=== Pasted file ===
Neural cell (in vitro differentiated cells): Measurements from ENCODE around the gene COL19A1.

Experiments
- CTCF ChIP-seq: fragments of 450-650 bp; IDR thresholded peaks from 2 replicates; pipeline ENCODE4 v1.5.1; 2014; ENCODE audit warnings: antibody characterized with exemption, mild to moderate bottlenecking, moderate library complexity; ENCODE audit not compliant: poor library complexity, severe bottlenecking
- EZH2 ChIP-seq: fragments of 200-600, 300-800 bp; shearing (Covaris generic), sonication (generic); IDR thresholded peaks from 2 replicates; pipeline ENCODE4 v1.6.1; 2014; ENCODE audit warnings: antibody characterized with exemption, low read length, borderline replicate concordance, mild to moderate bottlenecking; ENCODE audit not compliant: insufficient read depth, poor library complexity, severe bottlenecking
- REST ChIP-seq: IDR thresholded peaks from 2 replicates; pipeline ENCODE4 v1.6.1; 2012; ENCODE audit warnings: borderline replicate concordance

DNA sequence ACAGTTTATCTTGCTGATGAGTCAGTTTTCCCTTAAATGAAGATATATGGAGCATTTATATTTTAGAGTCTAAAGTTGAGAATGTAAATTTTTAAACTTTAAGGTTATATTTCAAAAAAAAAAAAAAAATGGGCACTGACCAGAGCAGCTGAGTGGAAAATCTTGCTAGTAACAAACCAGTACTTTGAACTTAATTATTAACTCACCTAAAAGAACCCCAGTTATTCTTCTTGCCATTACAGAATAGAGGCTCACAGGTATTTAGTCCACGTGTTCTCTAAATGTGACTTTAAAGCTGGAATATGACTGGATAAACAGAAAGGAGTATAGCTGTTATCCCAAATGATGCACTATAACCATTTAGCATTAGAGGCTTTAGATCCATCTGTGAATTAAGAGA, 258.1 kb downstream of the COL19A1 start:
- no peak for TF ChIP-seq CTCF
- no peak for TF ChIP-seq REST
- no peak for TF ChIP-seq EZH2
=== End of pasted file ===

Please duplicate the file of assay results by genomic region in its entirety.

Neural cell (in vitro differentiated cells): Measurements from ENCODE around the gene COL19A1.

Experiments
- CTCF ChIP-seq: fragments of 450-650 bp; IDR thresholded peaks from 2 replicates; pipeline ENCODE4 v1.5.1; 2014; ENCODE audit warnings: antibody characterized with exemption, mild to moderate bottlenecking, moderate library complexity; ENCODE audit not compliant: poor library complexity, severe bottlenecking
- EZH2 ChIP-seq: fragments of 200-600, 300-800 bp; shearing (Covaris generic), sonication (generic); IDR thresholded peaks from 2 replicates; pipeline ENCODE4 v1.6.1; 2014; ENCODE audit warnings: antibody characterized with exemption, low read length, borderline replicate concordance, mild to moderate bottlenecking; ENCODE audit not compliant: insufficient read depth, poor library complexity, severe bottlenecking
- REST ChIP-seq: IDR thresholded peaks from 2 replicates; pipeline ENCODE4 v1.6.1; 2012; ENCODE audit warnings: borderline replicate concordance

DNA sequence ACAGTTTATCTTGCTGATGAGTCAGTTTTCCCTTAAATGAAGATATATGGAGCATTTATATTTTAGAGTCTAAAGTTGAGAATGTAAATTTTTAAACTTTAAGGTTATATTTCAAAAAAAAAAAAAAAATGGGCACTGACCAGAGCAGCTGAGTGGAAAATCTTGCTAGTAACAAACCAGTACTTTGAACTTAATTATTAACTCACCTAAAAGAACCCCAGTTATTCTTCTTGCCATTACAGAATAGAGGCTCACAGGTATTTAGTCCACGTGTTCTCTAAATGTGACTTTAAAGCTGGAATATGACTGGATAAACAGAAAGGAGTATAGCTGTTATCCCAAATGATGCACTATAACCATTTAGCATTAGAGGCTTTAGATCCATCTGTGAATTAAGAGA, 258.1 kb downstream of the COL19A1 start:
- no peak for TF ChIP-seq CTCF
- no peak for TF ChIP-seq REST
- no peak for TF ChIP-seq EZH2